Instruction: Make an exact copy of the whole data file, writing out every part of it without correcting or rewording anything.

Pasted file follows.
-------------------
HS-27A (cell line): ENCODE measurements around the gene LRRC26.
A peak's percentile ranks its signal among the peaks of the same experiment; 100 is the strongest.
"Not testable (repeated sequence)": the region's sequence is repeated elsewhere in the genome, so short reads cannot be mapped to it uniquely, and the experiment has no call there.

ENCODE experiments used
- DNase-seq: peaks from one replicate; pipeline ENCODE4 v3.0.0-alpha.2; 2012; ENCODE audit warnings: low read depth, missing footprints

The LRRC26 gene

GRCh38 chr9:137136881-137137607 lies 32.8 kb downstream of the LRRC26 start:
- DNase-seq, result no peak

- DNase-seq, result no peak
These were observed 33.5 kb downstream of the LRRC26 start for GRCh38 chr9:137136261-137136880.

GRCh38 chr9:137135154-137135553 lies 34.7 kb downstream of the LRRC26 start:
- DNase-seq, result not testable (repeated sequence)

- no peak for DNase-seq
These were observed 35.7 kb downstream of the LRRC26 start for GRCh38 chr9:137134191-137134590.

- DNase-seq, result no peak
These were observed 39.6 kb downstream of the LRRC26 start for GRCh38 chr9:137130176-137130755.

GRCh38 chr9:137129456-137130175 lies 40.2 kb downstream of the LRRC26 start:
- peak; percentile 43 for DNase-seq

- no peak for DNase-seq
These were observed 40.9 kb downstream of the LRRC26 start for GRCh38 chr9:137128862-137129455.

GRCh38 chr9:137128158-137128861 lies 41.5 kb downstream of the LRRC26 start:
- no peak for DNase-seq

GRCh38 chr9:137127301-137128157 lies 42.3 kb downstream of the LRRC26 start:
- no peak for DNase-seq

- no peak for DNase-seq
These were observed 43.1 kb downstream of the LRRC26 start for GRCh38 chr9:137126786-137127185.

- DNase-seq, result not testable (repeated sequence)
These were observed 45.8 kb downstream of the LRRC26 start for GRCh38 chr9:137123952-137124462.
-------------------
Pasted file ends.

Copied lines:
HS-27A (cell line): ENCODE measurements around the gene LRRC26.
A peak's percentile ranks its signal among the peaks of the same experiment; 100 is the strongest.
"Not testable (repeated sequence)": the region's sequence is repeated elsewhere in the genome, so short reads cannot be mapped to it uniquely, and the experiment has no call there.

ENCODE experiments used
- DNase-seq: peaks from one replicate; pipeline ENCODE4 v3.0.0-alpha.2; 2012; ENCODE audit warnings: low read depth, missing footprints

The LRRC26 gene

GRCh38 chr9:137136881-137137607 lies 32.8 kb downstream of the LRRC26 start:
- DNase-seq, result no peak

- DNase-seq, result no peak
These were observed 33.5 kb downstream of the LRRC26 start for GRCh38 chr9:137136261-137136880.

GRCh38 chr9:137135154-137135553 lies 34.7 kb downstream of the LRRC26 start:
- DNase-seq, result not testable (repeated sequence)

- no peak for DNase-seq
These were observed 35.7 kb downstream of the LRRC26 start for GRCh38 chr9:137134191-137134590.

- DNase-seq, result no peak
These were observed 39.6 kb downstream of the LRRC26 start for GRCh38 chr9:137130176-137130755.

GRCh38 chr9:137129456-137130175 lies 40.2 kb downstream of the LRRC26 start:
- peak; percentile 43 for DNase-seq

- no peak for DNase-seq
These were observed 40.9 kb downstream of the LRRC26 start for GRCh38 chr9:137128862-137129455.

GRCh38 chr9:137128158-137128861 lies 41.5 kb downstream of the LRRC26 start:
- no peak for DNase-seq

GRCh38 chr9:137127301-137128157 lies 42.3 kb downstream of the LRRC26 start:
- no peak for DNase-seq

- no peak for DNase-seq
These were observed 43.1 kb downstream of the LRRC26 start for GRCh38 chr9:137126786-137127185.

- DNase-seq, result not testable (repeated sequence)
These were observed 45.8 kb downstream of the LRRC26 start for GRCh38 chr9:137123952-137124462.